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17.  See Goldhair Letter, J. Weintraub Letter, M. Murphy Letter, Nierling Letter, and Weckherlen Letter.

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18.  See B. Hepner Letter, Bailyn Letter, Bouldin Letter, Ciemens Letter, Consenza Letter, Deligiannis Letter, Dhillon Letter, E. Shapiro Letter, Gaida Letter, Giannone Letter, Giaquinto Letter, Hite Letter, J. Hughes Letter, K. Schroeder Letter, Klein Letter, Kobin Letter, M. Murphy Letter, M. Schroeder Letter, Malizia Letter, Roldan Letter, Schreiber Letter, Schuldenfrei Letter, Sinclair Letter, Vo Letter, Watts Letter, and Weckherlen Letter, see also C. Shapiro Letter, (discussing the effect of “information asymmetry”).

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19.  See Schreiber Letter, M. Schroeder Letter, and Washburn Letter.

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20.  See Nasdaq Letter I.

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21.  In Nasdaq Letter I, Nasdaq provided data for Nasdaq market makers and exchanges trading Nasdaq stocks pursuant to unlisted trading privileges (“UTP exchanges”). According to Nasdaq, only 13.5 percent of market maker and UTP exchange quotes large enough to use reserve size actually had a reserve share amount attached to them. In a subsequent telephone conversation, Nasdaq provided data for just market maker quotes. Telephone conversation between Terri Evans, Assistant Director, Division, Commission, and Thomas P. Moran, Associate General Counsel, Nasdaq, on May 23, 2002.

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22.  See Levine Letter.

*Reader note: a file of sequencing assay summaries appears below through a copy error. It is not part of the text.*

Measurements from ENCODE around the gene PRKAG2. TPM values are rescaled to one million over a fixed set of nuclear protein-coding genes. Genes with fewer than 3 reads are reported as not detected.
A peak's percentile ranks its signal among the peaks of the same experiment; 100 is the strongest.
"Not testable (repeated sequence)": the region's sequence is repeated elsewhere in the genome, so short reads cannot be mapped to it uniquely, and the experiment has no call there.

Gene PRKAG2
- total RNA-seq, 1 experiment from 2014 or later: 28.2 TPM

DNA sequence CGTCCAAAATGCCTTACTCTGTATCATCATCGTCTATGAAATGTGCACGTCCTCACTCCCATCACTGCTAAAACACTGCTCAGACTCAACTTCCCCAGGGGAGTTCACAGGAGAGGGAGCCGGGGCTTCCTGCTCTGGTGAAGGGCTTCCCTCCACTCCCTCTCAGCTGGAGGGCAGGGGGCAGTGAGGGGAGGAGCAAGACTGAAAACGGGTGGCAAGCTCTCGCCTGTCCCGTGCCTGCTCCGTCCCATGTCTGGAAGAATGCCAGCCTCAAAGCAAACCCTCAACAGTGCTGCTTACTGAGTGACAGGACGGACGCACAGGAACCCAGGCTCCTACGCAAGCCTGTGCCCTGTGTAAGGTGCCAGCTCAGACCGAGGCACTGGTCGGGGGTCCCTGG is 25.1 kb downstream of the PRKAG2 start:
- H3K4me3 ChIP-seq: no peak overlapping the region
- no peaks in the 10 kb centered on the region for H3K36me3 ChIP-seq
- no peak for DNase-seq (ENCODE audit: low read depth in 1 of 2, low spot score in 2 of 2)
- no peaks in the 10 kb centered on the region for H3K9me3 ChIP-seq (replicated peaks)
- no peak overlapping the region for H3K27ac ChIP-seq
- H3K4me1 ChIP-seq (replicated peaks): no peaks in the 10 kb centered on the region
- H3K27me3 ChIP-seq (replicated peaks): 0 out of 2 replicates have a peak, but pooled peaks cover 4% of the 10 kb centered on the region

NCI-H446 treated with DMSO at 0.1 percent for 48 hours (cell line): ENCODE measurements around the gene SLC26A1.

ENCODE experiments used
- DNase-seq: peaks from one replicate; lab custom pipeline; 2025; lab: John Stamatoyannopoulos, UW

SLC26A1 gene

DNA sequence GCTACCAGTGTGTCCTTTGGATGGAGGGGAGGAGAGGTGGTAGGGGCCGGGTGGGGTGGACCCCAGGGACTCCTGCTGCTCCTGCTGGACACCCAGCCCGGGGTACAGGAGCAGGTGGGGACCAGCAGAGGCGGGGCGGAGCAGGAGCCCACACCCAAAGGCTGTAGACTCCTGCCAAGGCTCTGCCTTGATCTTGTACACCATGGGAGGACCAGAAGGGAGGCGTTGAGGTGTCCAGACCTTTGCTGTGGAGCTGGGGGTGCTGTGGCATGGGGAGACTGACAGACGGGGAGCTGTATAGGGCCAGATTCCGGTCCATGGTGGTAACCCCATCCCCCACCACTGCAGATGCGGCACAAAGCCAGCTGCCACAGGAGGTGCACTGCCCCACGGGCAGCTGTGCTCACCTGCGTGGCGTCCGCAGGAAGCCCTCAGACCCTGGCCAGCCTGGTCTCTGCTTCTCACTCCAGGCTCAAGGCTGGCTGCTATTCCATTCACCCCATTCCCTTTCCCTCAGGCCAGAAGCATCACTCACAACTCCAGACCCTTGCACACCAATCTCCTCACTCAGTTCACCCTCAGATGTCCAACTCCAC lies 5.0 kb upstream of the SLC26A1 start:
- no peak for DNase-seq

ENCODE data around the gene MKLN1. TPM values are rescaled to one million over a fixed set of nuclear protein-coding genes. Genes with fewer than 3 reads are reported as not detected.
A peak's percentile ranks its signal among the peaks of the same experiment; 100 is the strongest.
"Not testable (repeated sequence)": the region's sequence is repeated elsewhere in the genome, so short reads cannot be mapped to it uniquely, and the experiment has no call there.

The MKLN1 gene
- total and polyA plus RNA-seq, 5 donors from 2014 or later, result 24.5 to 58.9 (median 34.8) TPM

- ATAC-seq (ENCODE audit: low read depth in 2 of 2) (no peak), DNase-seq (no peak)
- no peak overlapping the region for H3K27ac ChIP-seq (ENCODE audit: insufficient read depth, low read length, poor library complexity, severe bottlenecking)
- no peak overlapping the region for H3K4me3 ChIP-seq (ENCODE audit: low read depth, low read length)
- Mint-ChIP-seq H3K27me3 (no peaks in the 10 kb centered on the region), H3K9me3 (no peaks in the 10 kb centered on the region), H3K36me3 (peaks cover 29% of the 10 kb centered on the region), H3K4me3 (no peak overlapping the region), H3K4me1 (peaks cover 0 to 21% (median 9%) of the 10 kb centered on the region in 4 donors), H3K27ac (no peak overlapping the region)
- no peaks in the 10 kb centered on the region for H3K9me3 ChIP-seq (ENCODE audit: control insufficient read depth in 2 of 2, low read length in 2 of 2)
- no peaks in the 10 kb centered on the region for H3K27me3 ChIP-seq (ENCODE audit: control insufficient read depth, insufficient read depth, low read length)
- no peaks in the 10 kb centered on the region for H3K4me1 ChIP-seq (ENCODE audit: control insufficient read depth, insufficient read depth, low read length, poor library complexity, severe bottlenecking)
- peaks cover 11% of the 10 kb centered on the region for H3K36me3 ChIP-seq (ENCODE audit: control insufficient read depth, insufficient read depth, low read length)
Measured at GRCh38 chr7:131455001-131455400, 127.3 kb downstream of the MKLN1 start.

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24.  See Abelson Letter, Arberman Letter, Atreya Letter, B. Hepner Letter, Bailyn Letter, Benetti Letter, Bouldin Letter, C. Kim Letter, C. Shapiro Letter, Cammarata Letter, Catrina Letter, Chan Letter, Ciemens Letter, Crosby Letter, Crowell Letter, D. Cohen Letter, D. H. Kim Letter, D'Aleo Letter, Deligiannis Letter, Diemar Letter, E. Goldstein Letter, El-Assad Letter, Erman Letter, F. Raffaele Letter, Feeney Letter, Getz Letter, Giaquinto Letter, Goldhair Letter, Greeley Letter, Gregg Letter, Grill Letter, H. Liu Letter, Hansford Letter, Hassell Letter, Hodges Letter, Hotchkiss Letter, Ingles Letter, Isaacson Letter, Iwasa Letter, J. Hughes Letter, J. Raffaele Letter, Jones Letter, K. Choi Letter, K. Kirstein Letter, Kaneti Letter, Klarreich Letter, Klaus Letter, Kobin Letter, LaBonar Letter, Landsman Letter, Lovett Letter, Lutz Letter, Magat Letter, Majid Letter, Masso Letter, McCabe Letter, Nicoletta Letter, Nierling Letter, O'Malley Letter, Oahana Letter, Orgen Letter, Parsons Letter, Petrov Letter, Plotkin Letter, Ratto Letter, Rebatta Letter, Schulberg Letter, Senna Letter, Sharon Letter, Shatkin Letter, Sherman Letter, Sinclair Letter, Sohn Letter, Squires Letter, Stancevic Letter, Stengel Letter, Stuzin Letter, Sullivan Letter, Weckherlen Letter, West Letter, Wilson Letter, Yang Letter, Zemeck Letter, and Zour Letter.

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25.  See Cammarata Letter, Ciemens Letter, Isaacson Letter, J. Hughes Letter, Linton Letter, Lovett Letter, McCabe Letter, Song Letter, Stengel Letter, and Zucker Letter.

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26.  See Giaquinto Letter.

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27.  Many commenters explicitly stated their belief that the proposal would create market slowdowns due to multiple executions of displayed and refreshed 100-share lots at the inside price. See more at infra notes 32-37 and accompanying text.